The gap between NJC and whole economy earnings is particularly wide at the highest decile for males (23 per cent).although it should be noted that the highest earners in local government management (chief executives and chief officers) are excluded from the NJC figures.Furthermore, it should be stressed again that the occupational composition of the NJC is different to the whole economy.The gender pay gap, measured in hourly earnings, is narrower in local government than in the whole economy (14 per cent compared to 18 per cent in the whole economy).
Using weekly earnings as a comparator, in the wider public sector the gender pay gap is 16 per cent, compared to 29.5 percent in the private sector.The gap for the whole of local government by this measure is 14.8 per cent and for the NJC 18.7 per cent.Building and Pest Inspections PerthIt is generally the case in Europe that the gender pay gap is smaller in the public sector than the private.On reason why the gap is smaller in the public sector is the absence of very highly paid male staff in the private sector.In Table 3.8 below we compare the distribution for male and female part-time NJC workers with the whole economy picture.
As can be seen, again NJC part-time workers are ahead of their whole economy comparators at the bottom end of the distribution.It is of note, however, that NJC male part-timers are not overtaken by whole economy earnings until the highest quartile whereas females are overtaken at the median.If we compare movements in the level of average earnings for the NJC workers with the whole economy, it is clear that NJC earnings have run behind whole economy levels for the whole of the period from 1988 to 2002 (see Table 3.9 below).This table is based on data provided to us jointly by the NJC parties. In order to compare earnings for the Single Status agreement prior to 1998.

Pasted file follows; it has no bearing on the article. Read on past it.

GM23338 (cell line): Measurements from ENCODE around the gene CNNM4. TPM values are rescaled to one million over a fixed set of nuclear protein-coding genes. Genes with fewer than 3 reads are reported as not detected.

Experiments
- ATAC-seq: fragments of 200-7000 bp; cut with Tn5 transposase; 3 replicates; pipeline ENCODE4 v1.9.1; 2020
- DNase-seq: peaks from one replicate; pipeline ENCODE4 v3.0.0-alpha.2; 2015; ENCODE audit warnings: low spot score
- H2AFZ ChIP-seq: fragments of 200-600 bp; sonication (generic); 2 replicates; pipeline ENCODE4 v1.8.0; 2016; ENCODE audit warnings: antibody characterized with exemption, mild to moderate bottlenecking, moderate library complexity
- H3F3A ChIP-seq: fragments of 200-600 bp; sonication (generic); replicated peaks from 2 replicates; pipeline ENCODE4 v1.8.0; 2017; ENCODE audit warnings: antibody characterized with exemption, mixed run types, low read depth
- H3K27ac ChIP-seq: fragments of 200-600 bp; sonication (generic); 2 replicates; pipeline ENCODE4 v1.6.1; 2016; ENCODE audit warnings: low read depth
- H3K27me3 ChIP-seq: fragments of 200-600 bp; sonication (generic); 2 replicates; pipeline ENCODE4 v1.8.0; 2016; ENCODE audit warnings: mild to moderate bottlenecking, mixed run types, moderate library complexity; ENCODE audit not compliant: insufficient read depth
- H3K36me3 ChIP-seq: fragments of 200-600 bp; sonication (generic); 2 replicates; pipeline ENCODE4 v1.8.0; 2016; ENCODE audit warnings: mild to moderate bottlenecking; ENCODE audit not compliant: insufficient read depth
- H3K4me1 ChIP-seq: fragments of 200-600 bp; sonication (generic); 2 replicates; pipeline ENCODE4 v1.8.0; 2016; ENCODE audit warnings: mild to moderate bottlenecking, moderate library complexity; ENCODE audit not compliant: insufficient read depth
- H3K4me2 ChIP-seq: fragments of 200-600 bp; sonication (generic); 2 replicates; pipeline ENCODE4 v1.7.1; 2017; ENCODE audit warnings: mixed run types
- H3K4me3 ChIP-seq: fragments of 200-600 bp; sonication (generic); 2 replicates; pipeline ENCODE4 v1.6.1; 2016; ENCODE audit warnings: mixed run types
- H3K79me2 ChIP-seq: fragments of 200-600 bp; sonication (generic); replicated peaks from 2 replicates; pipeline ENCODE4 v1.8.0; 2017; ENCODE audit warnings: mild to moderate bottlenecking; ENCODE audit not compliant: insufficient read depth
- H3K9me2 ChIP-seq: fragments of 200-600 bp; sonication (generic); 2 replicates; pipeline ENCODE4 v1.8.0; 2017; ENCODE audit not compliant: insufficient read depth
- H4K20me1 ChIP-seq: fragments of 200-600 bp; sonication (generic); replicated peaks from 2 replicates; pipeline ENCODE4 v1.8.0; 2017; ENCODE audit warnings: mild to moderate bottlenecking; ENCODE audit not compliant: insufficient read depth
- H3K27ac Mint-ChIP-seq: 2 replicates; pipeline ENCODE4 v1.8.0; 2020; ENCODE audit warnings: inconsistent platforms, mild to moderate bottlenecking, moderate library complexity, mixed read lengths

Full-time male NJC mean earnings have increased by 4 percentage points less than whole economy earnings full-time NJC females by 16 percentage points less and female NJC part-timers by 4 percentage points less.In Figures 3.9 to 3.12 below we provide indexed figures to show the increases in earnings over the period 1988 to 2002 (as opposed to simple levels).
We set ourselves high standards, and we are always looking to improve levels of productivity. We have been using Exxtor Terminal for over a year, and we are delighted with the service provided by ABP Connect. Immingham is the ideal gateway to the east of England, and we look forward to calling at the port for many years to come. Together with its sister-port of Grimsby, Immingham is the UK s number-one port in tonnage terms. The volume of cargo and size of bulk ship being discharged at Associated British Ports’ (ABP) Port of Southampton reached a record high over the weekend. The 95,772 DWT Yeoman Bridge discharged 36,000 tonnes of cargo at the port, the single largest volume of dry bulk cargo handled at Southampton this year.